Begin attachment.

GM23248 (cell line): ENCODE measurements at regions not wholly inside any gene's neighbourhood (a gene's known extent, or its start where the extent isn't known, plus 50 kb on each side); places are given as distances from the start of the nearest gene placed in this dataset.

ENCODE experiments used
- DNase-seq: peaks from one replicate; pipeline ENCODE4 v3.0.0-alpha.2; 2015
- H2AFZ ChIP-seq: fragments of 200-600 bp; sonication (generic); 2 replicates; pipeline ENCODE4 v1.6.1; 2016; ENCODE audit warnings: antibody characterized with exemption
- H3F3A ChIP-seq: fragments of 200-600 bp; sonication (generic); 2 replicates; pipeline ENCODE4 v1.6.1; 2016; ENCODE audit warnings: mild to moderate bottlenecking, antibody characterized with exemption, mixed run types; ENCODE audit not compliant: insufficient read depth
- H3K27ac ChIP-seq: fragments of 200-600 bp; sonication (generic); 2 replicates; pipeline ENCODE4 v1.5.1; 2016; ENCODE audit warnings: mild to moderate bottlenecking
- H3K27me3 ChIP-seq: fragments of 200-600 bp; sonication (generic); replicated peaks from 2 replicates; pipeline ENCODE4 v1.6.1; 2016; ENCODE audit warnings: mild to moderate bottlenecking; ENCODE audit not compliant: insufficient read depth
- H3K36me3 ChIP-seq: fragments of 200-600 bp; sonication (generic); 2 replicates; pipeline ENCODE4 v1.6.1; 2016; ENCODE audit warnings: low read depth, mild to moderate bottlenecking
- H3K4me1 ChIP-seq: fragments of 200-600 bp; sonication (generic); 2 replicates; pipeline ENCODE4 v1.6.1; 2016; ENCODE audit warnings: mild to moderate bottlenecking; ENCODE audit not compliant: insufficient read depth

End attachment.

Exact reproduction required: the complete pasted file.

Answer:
GM23248 (cell line): ENCODE measurements at regions not wholly inside any gene's neighbourhood (a gene's known extent, or its start where the extent isn't known, plus 50 kb on each side); places are given as distances from the start of the nearest gene placed in this dataset.

ENCODE experiments used
- DNase-seq: peaks from one replicate; pipeline ENCODE4 v3.0.0-alpha.2; 2015
- H2AFZ ChIP-seq: fragments of 200-600 bp; sonication (generic); 2 replicates; pipeline ENCODE4 v1.6.1; 2016; ENCODE audit warnings: antibody characterized with exemption
- H3F3A ChIP-seq: fragments of 200-600 bp; sonication (generic); 2 replicates; pipeline ENCODE4 v1.6.1; 2016; ENCODE audit warnings: mild to moderate bottlenecking, antibody characterized with exemption, mixed run types; ENCODE audit not compliant: insufficient read depth
- H3K27ac ChIP-seq: fragments of 200-600 bp; sonication (generic); 2 replicates; pipeline ENCODE4 v1.5.1; 2016; ENCODE audit warnings: mild to moderate bottlenecking
- H3K27me3 ChIP-seq: fragments of 200-600 bp; sonication (generic); replicated peaks from 2 replicates; pipeline ENCODE4 v1.6.1; 2016; ENCODE audit warnings: mild to moderate bottlenecking; ENCODE audit not compliant: insufficient read depth
- H3K36me3 ChIP-seq: fragments of 200-600 bp; sonication (generic); 2 replicates; pipeline ENCODE4 v1.6.1; 2016; ENCODE audit warnings: low read depth, mild to moderate bottlenecking
- H3K4me1 ChIP-seq: fragments of 200-600 bp; sonication (generic); 2 replicates; pipeline ENCODE4 v1.6.1; 2016; ENCODE audit warnings: mild to moderate bottlenecking; ENCODE audit not compliant: insufficient read depth